2D slice through the cyanostar’s crystal structure interestingly shows a packing pattern which resembles the tiling drawn by Albrecht Durer in 1525.

Studies on anion recognition are motivated by the importance of ions in chemistry and biology. Anions like tetrafluoroborate (BF4) have roles in ion-pairing catalysis and hexafluorophosphate (PF6) is employed in Li-ion batteries. Some anions have deleterious effects on human health, e.g., the perchlorate anion (ClO4) from rocket fuel that accumulates in drinking water competes with iodide during thyroid hormone biosynthesis. Yet, the design of receptors to bind these large anions (r > 2 Å) is made difficult by the fact that there are traditionally considered weakly coordinating.  Research conducted in the Flood group at Indiana University Bloomington lead to the creation of a five-fold symmetric macrocycle, called cyanostar, that binds these large anions extremely strongly (~1012 M–2). This stabilization is 107 times greater than prior examples. The results were published in Nature Chemistry.  Over the past four years, the Flood group has been a regular user of the micro-crystallography setup at APS’s ChemMatCARS, which was designed by Dr. Yu-Sheng Chen, from the University of Chicago.  Allowing for fast measurement of ultra-small crystals and including low temperature capabilities, the setup has been vital for this study.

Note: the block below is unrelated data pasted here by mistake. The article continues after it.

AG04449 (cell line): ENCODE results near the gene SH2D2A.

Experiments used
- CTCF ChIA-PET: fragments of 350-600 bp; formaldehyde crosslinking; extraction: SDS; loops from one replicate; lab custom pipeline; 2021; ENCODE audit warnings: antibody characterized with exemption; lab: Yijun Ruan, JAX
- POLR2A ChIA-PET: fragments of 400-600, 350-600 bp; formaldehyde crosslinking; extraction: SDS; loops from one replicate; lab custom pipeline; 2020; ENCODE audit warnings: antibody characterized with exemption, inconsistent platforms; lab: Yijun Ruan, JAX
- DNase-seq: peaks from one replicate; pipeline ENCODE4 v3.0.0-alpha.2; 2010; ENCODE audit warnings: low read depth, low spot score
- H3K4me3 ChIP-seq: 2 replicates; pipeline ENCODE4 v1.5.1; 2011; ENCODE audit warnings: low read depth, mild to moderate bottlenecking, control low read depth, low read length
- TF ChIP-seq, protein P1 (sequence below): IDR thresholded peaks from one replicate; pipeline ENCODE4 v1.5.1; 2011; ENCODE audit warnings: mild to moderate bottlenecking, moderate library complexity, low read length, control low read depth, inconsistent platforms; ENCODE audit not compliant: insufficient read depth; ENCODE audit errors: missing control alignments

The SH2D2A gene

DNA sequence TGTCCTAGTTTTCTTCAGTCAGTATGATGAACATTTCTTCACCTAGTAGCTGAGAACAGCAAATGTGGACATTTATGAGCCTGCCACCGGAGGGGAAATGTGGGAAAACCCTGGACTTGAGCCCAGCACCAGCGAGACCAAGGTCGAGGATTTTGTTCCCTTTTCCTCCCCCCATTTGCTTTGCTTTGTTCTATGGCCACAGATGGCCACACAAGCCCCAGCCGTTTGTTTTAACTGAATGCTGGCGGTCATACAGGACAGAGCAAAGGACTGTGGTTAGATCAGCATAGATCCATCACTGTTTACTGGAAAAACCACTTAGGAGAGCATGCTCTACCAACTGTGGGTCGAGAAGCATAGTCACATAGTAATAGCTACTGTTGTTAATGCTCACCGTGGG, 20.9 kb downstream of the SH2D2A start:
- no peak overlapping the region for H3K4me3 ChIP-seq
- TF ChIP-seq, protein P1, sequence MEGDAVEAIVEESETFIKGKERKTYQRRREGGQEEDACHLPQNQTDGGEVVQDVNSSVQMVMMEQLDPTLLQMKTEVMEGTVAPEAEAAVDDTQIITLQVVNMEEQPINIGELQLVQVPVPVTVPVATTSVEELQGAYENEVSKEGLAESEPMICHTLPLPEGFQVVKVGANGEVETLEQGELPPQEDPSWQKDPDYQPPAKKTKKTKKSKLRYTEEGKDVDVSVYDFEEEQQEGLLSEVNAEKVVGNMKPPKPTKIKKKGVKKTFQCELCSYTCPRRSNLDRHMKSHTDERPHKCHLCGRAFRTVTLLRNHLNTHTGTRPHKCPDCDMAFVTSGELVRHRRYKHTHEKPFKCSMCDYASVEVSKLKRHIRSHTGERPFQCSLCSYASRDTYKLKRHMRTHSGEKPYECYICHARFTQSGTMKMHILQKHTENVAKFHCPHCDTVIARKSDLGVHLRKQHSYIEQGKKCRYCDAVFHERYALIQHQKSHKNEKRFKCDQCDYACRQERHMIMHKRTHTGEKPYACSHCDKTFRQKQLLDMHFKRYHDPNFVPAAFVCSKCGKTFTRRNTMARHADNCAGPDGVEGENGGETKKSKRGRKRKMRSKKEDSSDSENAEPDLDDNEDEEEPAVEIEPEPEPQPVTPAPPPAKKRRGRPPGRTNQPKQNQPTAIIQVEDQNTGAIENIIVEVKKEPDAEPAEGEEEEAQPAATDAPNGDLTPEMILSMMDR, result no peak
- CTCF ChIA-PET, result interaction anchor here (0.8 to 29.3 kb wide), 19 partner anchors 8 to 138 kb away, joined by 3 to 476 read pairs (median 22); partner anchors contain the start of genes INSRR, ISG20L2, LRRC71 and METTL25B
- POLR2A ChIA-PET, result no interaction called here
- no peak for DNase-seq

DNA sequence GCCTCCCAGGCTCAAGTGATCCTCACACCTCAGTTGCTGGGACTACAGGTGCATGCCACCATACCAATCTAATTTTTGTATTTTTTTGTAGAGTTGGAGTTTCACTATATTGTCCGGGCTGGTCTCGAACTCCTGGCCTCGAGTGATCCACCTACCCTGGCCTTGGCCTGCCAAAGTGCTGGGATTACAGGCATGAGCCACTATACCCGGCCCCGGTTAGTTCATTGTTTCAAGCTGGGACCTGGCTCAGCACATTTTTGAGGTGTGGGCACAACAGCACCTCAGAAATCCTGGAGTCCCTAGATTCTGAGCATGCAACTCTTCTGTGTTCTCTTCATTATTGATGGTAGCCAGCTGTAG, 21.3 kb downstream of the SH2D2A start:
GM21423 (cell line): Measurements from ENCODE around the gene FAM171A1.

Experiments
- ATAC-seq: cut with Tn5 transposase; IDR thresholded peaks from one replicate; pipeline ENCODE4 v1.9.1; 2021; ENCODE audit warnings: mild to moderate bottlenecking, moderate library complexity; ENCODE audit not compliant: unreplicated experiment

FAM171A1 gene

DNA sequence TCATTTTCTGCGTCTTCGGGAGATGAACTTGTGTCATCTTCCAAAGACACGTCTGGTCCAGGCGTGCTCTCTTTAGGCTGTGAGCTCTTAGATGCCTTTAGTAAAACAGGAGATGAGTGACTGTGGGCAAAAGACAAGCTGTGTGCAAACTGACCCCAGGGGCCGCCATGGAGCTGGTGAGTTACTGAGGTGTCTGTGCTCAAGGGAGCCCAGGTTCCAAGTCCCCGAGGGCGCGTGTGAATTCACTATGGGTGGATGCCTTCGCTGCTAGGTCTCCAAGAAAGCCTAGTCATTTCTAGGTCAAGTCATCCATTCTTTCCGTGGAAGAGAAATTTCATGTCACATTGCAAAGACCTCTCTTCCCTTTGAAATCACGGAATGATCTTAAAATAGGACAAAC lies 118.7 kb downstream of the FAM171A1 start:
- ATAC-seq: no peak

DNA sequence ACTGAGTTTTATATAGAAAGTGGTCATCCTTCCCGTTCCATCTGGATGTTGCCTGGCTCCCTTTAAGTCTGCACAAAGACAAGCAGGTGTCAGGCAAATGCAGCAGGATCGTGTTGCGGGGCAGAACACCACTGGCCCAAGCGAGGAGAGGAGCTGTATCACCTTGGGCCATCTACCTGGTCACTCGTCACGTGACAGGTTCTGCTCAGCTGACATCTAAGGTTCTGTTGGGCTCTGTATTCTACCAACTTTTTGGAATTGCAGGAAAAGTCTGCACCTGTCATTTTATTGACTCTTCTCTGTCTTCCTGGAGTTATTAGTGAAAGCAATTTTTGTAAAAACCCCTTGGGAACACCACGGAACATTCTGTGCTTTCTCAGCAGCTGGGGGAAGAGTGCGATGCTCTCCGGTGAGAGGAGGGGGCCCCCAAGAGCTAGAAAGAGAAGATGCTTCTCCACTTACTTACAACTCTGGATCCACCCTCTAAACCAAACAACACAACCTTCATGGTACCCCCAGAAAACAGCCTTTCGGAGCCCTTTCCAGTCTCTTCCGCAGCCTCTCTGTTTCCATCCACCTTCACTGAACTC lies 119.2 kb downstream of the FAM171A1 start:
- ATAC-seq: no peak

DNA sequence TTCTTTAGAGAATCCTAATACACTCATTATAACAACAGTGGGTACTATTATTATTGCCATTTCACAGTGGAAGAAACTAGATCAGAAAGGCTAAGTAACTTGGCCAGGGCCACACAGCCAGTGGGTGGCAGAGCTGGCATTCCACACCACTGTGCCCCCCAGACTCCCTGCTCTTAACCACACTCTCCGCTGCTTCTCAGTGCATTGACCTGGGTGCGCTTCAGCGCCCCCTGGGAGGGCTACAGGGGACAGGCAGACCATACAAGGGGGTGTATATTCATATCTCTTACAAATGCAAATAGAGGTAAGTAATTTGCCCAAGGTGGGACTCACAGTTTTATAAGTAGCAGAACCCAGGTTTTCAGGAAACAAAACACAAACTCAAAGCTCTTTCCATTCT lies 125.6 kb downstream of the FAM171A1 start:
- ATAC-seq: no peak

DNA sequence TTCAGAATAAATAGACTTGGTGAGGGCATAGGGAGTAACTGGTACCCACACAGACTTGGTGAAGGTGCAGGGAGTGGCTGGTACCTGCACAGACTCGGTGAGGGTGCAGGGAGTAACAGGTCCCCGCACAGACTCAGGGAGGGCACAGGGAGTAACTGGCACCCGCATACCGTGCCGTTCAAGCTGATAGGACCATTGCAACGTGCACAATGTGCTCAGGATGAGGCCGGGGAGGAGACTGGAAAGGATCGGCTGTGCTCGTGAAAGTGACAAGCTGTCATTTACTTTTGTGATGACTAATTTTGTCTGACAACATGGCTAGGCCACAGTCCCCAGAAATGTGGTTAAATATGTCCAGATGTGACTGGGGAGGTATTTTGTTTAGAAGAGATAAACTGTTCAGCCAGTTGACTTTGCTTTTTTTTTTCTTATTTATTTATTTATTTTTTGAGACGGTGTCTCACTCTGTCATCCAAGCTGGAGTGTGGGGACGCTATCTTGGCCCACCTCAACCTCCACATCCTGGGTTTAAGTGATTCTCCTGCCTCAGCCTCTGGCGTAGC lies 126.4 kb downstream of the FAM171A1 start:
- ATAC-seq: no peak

Semin Lee, Chun-Hsing Chen & Amar H. Flood
A pentagonal cyanostar macrocycle with cyanostilbene CH donors binds anions and forms dialkylphosphate [3]rotaxanes
Nature Chemistry 5, 704-710 (2013).  Author affiliation: Indiana University, Bloomington.